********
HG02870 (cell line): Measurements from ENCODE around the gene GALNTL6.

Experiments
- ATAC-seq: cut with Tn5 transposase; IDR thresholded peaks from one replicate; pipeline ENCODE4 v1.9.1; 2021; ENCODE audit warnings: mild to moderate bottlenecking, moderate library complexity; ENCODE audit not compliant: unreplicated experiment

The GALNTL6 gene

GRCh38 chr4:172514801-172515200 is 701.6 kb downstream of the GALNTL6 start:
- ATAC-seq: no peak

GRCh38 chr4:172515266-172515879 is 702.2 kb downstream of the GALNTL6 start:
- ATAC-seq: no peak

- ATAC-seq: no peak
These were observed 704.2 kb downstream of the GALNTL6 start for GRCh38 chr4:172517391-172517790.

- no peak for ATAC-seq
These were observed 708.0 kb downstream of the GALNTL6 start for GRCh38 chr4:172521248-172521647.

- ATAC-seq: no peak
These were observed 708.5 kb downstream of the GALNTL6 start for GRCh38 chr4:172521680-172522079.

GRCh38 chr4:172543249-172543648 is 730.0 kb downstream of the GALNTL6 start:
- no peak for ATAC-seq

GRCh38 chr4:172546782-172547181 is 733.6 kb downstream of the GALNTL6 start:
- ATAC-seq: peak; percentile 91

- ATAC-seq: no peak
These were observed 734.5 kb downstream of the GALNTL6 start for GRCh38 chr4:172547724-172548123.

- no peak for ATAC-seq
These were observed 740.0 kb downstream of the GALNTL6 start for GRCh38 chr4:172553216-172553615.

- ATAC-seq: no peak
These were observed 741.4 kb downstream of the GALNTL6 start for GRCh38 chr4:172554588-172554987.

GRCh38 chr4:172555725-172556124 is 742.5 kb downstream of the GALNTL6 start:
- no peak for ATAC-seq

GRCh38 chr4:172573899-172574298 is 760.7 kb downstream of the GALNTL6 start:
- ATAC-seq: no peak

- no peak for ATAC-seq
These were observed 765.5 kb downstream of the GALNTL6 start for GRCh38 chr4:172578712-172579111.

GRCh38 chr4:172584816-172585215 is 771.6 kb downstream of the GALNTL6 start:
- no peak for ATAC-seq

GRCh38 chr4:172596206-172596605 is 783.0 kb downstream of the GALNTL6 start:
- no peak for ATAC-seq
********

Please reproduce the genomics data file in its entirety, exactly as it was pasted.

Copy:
HG02870 (cell line): Measurements from ENCODE around the gene GALNTL6.

Experiments
- ATAC-seq: cut with Tn5 transposase; IDR thresholded peaks from one replicate; pipeline ENCODE4 v1.9.1; 2021; ENCODE audit warnings: mild to moderate bottlenecking, moderate library complexity; ENCODE audit not compliant: unreplicated experiment

The GALNTL6 gene

GRCh38 chr4:172514801-172515200 is 701.6 kb downstream of the GALNTL6 start:
- ATAC-seq: no peak

GRCh38 chr4:172515266-172515879 is 702.2 kb downstream of the GALNTL6 start:
- ATAC-seq: no peak

- ATAC-seq: no peak
These were observed 704.2 kb downstream of the GALNTL6 start for GRCh38 chr4:172517391-172517790.

- no peak for ATAC-seq
These were observed 708.0 kb downstream of the GALNTL6 start for GRCh38 chr4:172521248-172521647.

- ATAC-seq: no peak
These were observed 708.5 kb downstream of the GALNTL6 start for GRCh38 chr4:172521680-172522079.

GRCh38 chr4:172543249-172543648 is 730.0 kb downstream of the GALNTL6 start:
- no peak for ATAC-seq

GRCh38 chr4:172546782-172547181 is 733.6 kb downstream of the GALNTL6 start:
- ATAC-seq: peak; percentile 91

- ATAC-seq: no peak
These were observed 734.5 kb downstream of the GALNTL6 start for GRCh38 chr4:172547724-172548123.

- no peak for ATAC-seq
These were observed 740.0 kb downstream of the GALNTL6 start for GRCh38 chr4:172553216-172553615.

- ATAC-seq: no peak
These were observed 741.4 kb downstream of the GALNTL6 start for GRCh38 chr4:172554588-172554987.

GRCh38 chr4:172555725-172556124 is 742.5 kb downstream of the GALNTL6 start:
- no peak for ATAC-seq

GRCh38 chr4:172573899-172574298 is 760.7 kb downstream of the GALNTL6 start:
- ATAC-seq: no peak

- no peak for ATAC-seq
These were observed 765.5 kb downstream of the GALNTL6 start for GRCh38 chr4:172578712-172579111.

GRCh38 chr4:172584816-172585215 is 771.6 kb downstream of the GALNTL6 start:
- no peak for ATAC-seq

GRCh38 chr4:172596206-172596605 is 783.0 kb downstream of the GALNTL6 start:
- no peak for ATAC-seq